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5 ways women owned businesses can grow revenues

December 27, 2013
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female entrepreneur 5 ways women owned businesses can grow revenues

How women owned businesses can improve growth

The number of women owned businesses is on the rise, pay between women and men is slowly equalizing, and in general, the business world has shifted away from the men know best attitude of the Mad Men era. What is most exciting is that most men are extremely supportive of female leadership, and male bosses are paying women better, but challenges remain for women, particularly self-imposed challenges.

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Nell Merlino is the founder of Take Our Daughters To Work Day and current CEO of the acclaimed non-profit Count Me In, which helps women businesses nationwide, and she offers the following five tips for women business owners to grow their business and overcome challenges, in her own words below:



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1. Know your financials and have solid financial goals

This is something many women tend to avoid. If you’re going to grow your business sustainably, you need to understand how your business is spending money. Know where every dollar goes, right down to the last decimal point. You need to fully know where you’re going and what you need to achieve in each quarter. It’s important to understand profit

2. Learn how to be a CEO

This is one of the biggest transitions women we work with need to overcome. Just because it’s your company does not mean you have to do everything yourself. In order to grow your company you need to be out there selling it. It’s called working on your business, instead of in your business.

Your role as CEO is knowing how to hire the right people to help you make money. To start, write down the things you don’t like to do, don’t know how to do, and where you just aren’t skilled. Be honest! For these things it’s perfectly OK — and more efficient — to have someone else handle them.

Then, think about what other areas of your business need to be addressed? What are the skill sets they require? Is it an assistant to deal with the manufacturer when you have a big order? Or a salesperson or a sales force if that’s the least favorite part of your work? What about a bookkeeper to take charge of getting your invoices out on time?

3. Trust your gut and don’t underestimate your own wisdom

How many times have you said, “I knew this was a bad idea,” after you’ve done something? Women have been taught not to trust themselves, that others know what’s best for us. This can put our self-esteem down near the ground. The fact is, if you don’t have confidence and respect for yourself and your judgment, you’re less likely to listen to your heart and gut. And, as a business owner, you can miss out on a lot of good opportunities as a result of this.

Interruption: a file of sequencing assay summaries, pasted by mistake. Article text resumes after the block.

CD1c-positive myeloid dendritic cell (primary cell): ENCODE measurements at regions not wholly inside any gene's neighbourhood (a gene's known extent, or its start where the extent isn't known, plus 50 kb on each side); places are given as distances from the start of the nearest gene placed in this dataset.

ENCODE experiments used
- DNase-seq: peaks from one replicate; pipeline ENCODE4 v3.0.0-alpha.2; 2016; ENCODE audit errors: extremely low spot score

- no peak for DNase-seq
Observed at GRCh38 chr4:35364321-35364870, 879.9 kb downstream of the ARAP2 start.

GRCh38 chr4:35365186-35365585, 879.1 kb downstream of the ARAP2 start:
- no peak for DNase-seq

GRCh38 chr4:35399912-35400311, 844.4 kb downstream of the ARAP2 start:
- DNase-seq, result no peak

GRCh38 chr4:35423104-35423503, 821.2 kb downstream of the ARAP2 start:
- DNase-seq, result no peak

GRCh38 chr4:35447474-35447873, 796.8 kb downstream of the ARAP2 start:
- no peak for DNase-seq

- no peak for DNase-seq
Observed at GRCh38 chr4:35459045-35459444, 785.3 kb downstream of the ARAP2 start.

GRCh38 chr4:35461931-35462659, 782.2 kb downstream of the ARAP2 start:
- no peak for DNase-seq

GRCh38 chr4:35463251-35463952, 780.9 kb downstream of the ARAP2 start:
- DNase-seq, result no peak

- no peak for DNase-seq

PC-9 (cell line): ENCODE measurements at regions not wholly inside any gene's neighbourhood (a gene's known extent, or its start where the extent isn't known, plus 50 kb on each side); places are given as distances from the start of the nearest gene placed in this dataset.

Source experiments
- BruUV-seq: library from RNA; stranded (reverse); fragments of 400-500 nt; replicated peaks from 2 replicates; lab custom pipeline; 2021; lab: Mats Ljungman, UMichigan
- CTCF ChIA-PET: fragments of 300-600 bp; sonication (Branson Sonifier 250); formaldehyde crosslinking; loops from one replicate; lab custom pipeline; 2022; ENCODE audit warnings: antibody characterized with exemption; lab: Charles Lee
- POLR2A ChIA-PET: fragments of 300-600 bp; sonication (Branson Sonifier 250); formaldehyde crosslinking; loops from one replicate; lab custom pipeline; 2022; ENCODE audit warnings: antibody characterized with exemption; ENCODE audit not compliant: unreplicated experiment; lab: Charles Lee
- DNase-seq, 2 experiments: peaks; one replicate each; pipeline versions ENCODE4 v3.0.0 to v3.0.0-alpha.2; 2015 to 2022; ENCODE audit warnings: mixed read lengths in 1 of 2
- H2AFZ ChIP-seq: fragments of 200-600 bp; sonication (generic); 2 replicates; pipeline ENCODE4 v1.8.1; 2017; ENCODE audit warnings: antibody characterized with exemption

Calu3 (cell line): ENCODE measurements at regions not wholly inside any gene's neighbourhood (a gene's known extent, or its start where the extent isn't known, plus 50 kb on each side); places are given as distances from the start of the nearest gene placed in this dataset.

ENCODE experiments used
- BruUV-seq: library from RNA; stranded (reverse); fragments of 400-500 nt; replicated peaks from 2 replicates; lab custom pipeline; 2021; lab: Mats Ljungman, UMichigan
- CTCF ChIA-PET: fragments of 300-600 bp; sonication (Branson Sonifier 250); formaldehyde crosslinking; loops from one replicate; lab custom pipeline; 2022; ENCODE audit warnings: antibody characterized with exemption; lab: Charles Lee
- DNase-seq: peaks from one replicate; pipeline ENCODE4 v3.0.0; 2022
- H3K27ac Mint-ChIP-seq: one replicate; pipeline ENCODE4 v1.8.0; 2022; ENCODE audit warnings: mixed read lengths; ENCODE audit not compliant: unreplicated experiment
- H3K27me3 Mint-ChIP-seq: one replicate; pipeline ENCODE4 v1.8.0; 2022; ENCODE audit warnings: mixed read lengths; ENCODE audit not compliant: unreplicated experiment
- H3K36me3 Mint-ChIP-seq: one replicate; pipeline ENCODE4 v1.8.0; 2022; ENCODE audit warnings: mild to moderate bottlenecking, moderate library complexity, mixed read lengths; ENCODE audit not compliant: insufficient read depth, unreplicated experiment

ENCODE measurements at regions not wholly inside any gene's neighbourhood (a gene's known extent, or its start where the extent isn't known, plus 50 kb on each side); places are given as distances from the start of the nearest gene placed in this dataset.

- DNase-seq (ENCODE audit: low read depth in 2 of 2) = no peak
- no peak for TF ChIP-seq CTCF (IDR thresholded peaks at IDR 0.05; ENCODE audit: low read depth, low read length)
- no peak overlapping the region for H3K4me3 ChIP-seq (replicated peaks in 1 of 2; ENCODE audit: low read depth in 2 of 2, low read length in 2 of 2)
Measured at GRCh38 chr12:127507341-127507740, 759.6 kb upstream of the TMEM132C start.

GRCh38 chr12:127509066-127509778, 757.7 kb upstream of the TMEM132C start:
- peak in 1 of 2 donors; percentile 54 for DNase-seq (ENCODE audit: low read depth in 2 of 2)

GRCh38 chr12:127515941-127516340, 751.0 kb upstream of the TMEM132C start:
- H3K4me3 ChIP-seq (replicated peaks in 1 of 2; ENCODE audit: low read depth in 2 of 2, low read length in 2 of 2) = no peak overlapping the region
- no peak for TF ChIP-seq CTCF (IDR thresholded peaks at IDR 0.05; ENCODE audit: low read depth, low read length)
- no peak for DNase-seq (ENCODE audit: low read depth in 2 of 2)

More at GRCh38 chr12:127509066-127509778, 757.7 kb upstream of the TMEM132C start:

Pay attention to your inner voice. If you find yourself hesitating because something doesn’t feel right, step back and listen.

Also, don’t assume others are smarter than you. Just because someone is a lawyer—or other licensed professional you might hire—doesn’t mean they are smarter than you. They may know the law, but they don’t know your business. You are the expert in that department! Professional expertise can be valuable in growing your business, but trust what you know as the business owner.

4. Get Involved

There are lots of great resources and communities out there that provide opportunities to connect with other women small business owners in person. These groups provide important places to be heard, to share ideas, and find encouragement and support. Count Me In offers lots of resources like the upcoming Business Accelerators in Los Angeles, Detroit and Charlotte, NC, as well as free webinars and a Meet Up Groups in 12 cities across the country.

Also consider attending at least one conference per quarter. And no—they don’t have to break your bank. Think of it as an investment. If carefully chosen and carefully planned, you can earn the money back in terms of vital new contacts, new ideas and keeping up with your industry.

5. Don’t Fear Failure

In facing challenges, I find it helpful to ask myself, “What’s the worst that can happen?” Once I face that possibility and the consequences that go with it, some of that fear subsides because I know I can handle it. Being in business isn’t all about wins, it’s about learning from your failures in order to move forward.

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